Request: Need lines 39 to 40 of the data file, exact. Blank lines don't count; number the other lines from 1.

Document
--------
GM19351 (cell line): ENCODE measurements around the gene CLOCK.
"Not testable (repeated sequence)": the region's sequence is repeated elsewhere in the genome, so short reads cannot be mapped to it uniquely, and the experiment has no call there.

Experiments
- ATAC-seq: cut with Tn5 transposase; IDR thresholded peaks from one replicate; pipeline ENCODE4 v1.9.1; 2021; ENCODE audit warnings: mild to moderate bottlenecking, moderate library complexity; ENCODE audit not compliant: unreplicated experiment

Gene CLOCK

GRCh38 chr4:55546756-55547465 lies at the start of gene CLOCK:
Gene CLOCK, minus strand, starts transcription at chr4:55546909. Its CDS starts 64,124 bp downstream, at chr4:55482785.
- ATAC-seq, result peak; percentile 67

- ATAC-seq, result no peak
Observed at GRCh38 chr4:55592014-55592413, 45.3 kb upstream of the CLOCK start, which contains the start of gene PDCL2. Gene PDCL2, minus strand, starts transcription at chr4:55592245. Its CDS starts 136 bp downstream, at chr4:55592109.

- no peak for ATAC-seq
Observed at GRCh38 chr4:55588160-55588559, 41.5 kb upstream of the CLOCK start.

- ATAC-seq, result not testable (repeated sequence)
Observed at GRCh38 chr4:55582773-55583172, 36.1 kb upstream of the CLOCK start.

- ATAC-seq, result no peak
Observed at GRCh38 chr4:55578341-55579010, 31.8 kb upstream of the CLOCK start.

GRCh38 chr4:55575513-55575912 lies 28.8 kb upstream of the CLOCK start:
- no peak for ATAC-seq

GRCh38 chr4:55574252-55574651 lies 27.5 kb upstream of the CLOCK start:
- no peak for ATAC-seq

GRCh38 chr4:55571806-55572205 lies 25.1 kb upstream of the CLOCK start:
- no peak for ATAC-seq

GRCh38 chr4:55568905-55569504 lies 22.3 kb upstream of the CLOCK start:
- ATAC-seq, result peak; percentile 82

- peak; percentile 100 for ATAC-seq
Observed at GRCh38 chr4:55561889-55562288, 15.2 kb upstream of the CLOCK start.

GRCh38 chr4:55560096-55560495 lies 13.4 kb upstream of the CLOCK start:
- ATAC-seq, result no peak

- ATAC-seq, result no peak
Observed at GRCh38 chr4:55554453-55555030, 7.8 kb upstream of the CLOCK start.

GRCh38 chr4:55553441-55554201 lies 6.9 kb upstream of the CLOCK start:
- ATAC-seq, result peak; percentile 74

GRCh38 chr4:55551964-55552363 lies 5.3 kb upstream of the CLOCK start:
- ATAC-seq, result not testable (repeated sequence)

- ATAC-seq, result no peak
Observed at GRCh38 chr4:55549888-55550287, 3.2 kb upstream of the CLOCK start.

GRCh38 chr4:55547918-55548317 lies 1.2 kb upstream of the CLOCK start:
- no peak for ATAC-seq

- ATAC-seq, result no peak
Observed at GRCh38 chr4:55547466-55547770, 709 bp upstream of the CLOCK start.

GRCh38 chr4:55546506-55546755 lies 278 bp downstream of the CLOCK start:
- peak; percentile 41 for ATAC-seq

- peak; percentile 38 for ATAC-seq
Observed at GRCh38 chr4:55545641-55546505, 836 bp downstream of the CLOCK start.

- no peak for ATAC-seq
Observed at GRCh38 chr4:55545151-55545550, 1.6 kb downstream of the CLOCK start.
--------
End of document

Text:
- ATAC-seq, result no peak
Observed at GRCh38 chr4:55547466-55547770, 709 bp upstream of the CLOCK start.